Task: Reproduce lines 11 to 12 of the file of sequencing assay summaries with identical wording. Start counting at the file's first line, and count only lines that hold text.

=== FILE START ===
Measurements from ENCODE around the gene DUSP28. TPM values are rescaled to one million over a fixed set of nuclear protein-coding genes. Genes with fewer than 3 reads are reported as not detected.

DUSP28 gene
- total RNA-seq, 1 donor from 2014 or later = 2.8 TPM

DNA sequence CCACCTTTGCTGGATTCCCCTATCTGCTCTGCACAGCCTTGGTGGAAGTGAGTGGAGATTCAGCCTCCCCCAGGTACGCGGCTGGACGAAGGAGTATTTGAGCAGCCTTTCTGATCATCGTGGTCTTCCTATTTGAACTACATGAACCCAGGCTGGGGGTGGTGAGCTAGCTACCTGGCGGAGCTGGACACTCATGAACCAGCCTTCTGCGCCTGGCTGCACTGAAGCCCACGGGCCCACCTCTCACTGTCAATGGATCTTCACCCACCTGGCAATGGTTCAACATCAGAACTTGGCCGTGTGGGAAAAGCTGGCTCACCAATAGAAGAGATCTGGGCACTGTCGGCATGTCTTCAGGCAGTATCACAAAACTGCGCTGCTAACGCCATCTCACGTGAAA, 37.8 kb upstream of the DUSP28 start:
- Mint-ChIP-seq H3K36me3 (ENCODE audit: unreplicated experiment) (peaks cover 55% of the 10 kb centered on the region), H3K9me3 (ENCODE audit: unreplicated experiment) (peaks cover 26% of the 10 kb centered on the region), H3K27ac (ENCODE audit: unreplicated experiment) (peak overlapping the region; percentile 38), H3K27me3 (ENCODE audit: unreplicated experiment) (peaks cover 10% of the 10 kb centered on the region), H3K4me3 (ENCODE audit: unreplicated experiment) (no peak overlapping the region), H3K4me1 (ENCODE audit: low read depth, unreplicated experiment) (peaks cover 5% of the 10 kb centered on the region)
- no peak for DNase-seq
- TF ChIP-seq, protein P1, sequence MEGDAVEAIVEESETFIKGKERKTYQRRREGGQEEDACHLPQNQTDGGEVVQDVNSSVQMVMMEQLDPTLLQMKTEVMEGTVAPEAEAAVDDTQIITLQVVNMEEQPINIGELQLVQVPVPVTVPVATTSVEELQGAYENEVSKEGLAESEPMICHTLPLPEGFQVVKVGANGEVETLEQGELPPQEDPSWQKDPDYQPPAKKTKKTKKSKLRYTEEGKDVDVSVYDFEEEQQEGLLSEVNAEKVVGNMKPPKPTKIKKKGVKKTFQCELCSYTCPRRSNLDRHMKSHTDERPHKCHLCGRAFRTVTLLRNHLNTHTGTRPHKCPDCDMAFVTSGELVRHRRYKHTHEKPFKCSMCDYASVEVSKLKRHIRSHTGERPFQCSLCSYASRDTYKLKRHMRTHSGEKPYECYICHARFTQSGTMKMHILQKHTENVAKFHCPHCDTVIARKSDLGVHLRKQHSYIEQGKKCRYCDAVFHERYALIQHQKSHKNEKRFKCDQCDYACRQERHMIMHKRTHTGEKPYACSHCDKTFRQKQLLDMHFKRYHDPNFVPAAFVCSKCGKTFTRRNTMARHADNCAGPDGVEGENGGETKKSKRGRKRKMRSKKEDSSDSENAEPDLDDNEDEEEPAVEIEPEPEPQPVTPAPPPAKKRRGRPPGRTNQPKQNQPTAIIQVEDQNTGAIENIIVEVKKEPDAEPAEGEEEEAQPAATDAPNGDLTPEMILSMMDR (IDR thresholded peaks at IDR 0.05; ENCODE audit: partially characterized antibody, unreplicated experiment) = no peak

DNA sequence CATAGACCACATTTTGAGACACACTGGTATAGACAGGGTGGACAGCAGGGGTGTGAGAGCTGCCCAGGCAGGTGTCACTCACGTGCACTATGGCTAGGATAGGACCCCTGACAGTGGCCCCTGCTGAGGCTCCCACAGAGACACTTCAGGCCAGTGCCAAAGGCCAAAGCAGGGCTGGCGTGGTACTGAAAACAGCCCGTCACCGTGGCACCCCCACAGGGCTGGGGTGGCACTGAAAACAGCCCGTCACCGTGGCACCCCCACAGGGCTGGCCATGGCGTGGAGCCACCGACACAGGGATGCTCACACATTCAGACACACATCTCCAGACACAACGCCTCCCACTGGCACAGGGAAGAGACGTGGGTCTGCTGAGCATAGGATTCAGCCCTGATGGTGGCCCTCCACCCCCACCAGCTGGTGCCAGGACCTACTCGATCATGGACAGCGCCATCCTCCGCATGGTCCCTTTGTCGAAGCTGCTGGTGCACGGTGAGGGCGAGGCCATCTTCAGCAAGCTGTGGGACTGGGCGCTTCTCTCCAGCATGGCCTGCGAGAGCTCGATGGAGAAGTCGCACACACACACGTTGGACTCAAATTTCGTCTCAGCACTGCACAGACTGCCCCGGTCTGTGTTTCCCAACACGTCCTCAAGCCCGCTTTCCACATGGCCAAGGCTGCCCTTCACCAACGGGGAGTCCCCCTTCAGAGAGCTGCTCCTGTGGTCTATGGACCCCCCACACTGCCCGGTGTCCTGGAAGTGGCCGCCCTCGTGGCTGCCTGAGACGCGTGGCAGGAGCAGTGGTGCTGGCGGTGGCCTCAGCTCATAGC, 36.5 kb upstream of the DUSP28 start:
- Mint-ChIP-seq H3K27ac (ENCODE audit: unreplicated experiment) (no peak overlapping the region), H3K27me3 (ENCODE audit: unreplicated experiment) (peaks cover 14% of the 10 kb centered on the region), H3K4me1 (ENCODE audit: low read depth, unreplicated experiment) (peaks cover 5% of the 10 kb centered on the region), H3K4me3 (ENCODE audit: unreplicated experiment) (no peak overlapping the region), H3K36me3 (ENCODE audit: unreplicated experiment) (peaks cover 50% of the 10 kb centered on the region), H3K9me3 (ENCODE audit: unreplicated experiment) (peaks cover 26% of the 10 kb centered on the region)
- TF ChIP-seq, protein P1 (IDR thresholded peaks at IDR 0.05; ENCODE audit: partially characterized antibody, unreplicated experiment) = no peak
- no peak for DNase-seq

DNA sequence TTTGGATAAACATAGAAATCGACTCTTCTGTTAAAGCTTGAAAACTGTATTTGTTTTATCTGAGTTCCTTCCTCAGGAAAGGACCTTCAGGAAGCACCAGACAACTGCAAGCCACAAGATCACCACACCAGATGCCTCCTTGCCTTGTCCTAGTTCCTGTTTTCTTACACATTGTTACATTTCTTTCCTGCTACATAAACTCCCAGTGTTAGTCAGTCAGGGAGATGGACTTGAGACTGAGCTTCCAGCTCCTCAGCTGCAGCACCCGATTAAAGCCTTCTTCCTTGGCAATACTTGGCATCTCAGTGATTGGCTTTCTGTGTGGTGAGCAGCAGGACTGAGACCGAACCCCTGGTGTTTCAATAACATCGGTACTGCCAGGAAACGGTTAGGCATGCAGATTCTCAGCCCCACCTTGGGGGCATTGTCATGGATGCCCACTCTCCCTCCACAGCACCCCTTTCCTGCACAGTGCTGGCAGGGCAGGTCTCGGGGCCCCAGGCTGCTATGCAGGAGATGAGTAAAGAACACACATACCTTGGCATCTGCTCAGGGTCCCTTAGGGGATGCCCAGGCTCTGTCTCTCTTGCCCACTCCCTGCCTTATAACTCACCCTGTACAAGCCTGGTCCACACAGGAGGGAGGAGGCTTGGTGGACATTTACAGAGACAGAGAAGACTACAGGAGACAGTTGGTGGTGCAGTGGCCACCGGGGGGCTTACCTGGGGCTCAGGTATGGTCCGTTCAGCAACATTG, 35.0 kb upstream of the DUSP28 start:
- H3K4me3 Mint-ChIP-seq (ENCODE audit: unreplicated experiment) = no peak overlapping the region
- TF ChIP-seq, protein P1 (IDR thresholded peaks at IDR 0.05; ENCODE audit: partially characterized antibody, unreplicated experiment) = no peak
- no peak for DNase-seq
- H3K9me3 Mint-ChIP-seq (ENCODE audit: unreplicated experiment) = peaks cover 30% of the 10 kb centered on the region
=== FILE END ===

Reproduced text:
- no peak for DNase-seq

DNA sequence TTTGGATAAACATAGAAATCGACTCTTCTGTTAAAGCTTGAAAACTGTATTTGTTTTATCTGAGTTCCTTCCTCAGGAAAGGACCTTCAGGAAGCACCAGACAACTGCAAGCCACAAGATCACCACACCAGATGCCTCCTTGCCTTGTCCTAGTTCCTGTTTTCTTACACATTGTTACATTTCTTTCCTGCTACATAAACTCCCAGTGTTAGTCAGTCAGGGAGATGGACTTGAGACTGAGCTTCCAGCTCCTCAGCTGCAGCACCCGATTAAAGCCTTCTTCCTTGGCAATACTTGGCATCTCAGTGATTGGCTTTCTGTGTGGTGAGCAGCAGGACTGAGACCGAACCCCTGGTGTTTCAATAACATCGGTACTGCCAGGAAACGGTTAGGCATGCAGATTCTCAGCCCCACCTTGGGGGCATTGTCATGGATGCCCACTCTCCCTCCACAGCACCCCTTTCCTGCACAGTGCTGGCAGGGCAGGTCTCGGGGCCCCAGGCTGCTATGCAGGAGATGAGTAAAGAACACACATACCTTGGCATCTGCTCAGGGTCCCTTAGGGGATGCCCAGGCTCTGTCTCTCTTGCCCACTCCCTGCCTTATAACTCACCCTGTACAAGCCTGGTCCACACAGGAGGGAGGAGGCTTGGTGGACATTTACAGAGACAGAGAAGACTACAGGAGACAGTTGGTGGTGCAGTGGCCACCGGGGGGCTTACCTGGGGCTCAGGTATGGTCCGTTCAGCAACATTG, 35.0 kb upstream of the DUSP28 start: